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Broadcasters Rise To Olympic Challenge

As one who has both produced and directed sports productions for the past twenty-something years, I was not really sure what to expect when I arrived in Salt Lake City prior to the 2002 Winter Olympics. I knew there would be a fair amount of logistics between the International Broadcast Center (IBC), the venues for each sport, and some 25 remote production trucks. I also wanted to find out about the hundreds of countries and their respective broadcasters who would be involved in covering the winter games.

I wasn't prepared for the scope of the games and incredible amount of equipment and the huge number of broadcast professionals who had been assembled from the United States and the world over to make the Olympics come alive on the television screen. Make no mistake about it, these professionals came to work with a real sense of purpose. Imagine the following scenario. Take the largest convention center in any major city that you know of. Now, inside that space, pull in 45 miles of cable, build from scratch over 430 rooms including edit suites, offices, and studios. Next, have it up and fully functional for seventeen days of nonstop coverage and then when it is all said and done, have it all gone less than two weeks after your event is done! The Salt Palace is that convention center and what has gone into transforming that space into the IBC was a well thought out plan executed extremely well. And that doesn't even take into account all the broadcast equipment brought in by International Sports Broadcasting, the host broadcaster of the 2002 Winter games, or NBC, NHK (for HDTV and digital) CBC, the Japanese Consortium and the other 6000 or so broadcasters on site. Now, throw in for good measure retrofitting of all the venues by the Salt Lake Olympic Committee, adding over 200 miles of triax and fiber cable over very rugged terrain and the approximately 400 cameras to be used by ISB (International Sports Broadcasting). ISB estimates they will provide over 900 hours of live coverage, and as the host broadcaster they are responsible for providing clean, unbiased coverage of the Olympics to all rights holders÷some 80 in all. In turn these rights holders will add their own commentary in their native language and also broadcast their own coverage they deem to be important to their particular audience.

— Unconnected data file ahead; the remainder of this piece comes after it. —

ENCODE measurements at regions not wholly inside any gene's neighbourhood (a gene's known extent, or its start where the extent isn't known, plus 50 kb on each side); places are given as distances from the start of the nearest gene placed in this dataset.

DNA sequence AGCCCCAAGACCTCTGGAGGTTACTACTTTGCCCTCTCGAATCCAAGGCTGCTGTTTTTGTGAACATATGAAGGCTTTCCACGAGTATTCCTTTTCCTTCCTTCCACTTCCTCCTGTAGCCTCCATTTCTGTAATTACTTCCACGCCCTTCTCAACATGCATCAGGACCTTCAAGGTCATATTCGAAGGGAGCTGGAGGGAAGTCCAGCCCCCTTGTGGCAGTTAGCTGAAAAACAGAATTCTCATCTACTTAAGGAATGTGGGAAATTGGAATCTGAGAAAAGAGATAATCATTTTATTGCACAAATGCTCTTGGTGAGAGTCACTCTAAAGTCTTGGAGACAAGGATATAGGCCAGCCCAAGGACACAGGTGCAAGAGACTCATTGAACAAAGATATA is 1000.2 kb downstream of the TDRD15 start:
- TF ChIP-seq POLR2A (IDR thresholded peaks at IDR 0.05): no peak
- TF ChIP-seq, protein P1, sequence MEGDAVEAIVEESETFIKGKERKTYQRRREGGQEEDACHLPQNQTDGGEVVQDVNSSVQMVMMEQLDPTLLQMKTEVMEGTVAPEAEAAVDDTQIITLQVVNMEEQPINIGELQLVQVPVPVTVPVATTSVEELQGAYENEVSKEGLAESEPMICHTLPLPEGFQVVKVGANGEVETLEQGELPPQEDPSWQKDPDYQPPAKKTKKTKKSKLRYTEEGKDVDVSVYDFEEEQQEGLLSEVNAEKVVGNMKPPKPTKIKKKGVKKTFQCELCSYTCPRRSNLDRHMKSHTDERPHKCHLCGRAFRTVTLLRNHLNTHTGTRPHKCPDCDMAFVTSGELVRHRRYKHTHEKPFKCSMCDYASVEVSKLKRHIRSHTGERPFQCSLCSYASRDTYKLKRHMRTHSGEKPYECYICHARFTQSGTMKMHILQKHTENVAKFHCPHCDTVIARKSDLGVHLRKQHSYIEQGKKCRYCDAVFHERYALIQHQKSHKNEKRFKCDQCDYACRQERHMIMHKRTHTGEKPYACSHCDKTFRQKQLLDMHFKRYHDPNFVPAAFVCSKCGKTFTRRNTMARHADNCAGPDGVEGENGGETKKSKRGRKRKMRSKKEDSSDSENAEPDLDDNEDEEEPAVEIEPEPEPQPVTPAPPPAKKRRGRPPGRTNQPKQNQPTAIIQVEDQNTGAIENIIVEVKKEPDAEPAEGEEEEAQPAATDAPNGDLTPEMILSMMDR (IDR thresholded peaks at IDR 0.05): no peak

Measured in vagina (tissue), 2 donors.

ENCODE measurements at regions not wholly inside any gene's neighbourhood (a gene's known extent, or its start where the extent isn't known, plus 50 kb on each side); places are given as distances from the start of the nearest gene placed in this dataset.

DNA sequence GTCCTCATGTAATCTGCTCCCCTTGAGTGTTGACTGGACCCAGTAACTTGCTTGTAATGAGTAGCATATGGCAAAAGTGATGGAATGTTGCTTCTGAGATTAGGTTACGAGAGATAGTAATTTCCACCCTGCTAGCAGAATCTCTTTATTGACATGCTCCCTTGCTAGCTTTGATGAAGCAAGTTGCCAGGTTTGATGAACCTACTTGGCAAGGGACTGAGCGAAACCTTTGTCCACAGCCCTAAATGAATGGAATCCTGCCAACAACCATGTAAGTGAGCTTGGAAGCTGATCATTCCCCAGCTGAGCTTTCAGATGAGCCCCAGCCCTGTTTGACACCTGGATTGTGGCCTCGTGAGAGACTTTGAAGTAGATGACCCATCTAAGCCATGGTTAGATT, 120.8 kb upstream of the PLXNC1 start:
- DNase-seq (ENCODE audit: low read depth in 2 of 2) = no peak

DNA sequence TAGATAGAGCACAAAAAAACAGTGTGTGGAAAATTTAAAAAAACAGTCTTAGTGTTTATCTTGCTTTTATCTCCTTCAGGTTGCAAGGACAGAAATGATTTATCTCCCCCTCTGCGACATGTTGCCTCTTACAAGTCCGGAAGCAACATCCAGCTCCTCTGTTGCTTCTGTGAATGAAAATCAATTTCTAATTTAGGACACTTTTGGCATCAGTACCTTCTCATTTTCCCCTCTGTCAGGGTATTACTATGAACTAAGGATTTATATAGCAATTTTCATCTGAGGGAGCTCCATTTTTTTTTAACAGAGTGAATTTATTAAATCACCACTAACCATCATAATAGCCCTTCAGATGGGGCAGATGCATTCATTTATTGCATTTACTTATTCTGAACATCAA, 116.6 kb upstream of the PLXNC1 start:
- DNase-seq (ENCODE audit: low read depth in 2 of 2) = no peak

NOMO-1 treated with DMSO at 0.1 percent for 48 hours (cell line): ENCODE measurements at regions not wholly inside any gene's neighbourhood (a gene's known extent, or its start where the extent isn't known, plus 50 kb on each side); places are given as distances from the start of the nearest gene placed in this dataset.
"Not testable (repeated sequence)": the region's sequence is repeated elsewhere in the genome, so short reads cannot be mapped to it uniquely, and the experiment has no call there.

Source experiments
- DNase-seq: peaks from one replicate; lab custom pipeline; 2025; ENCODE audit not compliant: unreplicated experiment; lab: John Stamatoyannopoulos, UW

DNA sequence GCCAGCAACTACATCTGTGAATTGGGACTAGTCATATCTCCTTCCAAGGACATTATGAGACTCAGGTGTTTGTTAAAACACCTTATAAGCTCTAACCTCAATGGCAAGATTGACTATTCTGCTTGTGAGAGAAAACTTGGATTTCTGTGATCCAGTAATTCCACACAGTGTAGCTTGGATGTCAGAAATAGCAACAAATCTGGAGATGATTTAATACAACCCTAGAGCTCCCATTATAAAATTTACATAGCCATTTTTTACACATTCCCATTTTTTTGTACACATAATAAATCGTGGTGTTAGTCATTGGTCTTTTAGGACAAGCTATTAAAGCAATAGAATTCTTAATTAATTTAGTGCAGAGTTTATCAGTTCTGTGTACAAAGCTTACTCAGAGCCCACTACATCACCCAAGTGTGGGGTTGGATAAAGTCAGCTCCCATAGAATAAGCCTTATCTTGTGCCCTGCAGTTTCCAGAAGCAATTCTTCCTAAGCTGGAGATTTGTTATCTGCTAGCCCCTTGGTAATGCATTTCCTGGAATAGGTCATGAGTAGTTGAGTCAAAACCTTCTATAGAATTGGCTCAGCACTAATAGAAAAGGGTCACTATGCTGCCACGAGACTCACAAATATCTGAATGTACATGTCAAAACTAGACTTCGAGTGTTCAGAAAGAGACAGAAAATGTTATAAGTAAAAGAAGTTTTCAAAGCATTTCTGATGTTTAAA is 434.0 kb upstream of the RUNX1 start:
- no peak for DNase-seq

Now lets get to even more detail. While each remote truck carries its own cameras, switchers, and decks, ISB as the host broadcaster has selected the Panasonic DVCPRO 50 VTR, Laptop Editors, and edit controllers. Each event is also assigned by ISB, a separate additional Panasonic DVCPRO 50 deck and computer for logging using Imagine Products Image Mine software. The stations will also serve functions as archiving and as backup should it be needed by other rights holders who in some cases may be covering events with their own equipment. In addition, graphics include Chyron Maxi, Infinit!, and some Duets. Intercoms are by Telex/RTS and the monitors are a mix of Panasonic and Ikegami. Other manufacturers providing equipment to various rights holders including ISB and other broadcasters include Thomson, Pinnacle, Sony, Panasonic, Editware, Canon, and Fuji. HD is being covered as a shared resource and coverage for some of the events is being provided by NHK recording in the Panasonic D-5 HD format. In addition, HD remote trucks are being provided by HDNet. According to Manalo Romero, president of ISB, "We will be delivering in NTSC 525 lines. Some cameras at certain venues will be switchable between SD and HD but primary delivery is NTSC." In the audio space, companies like Dolby, Sennheiser, Audio Technica, and SLS audio monitors are also represented.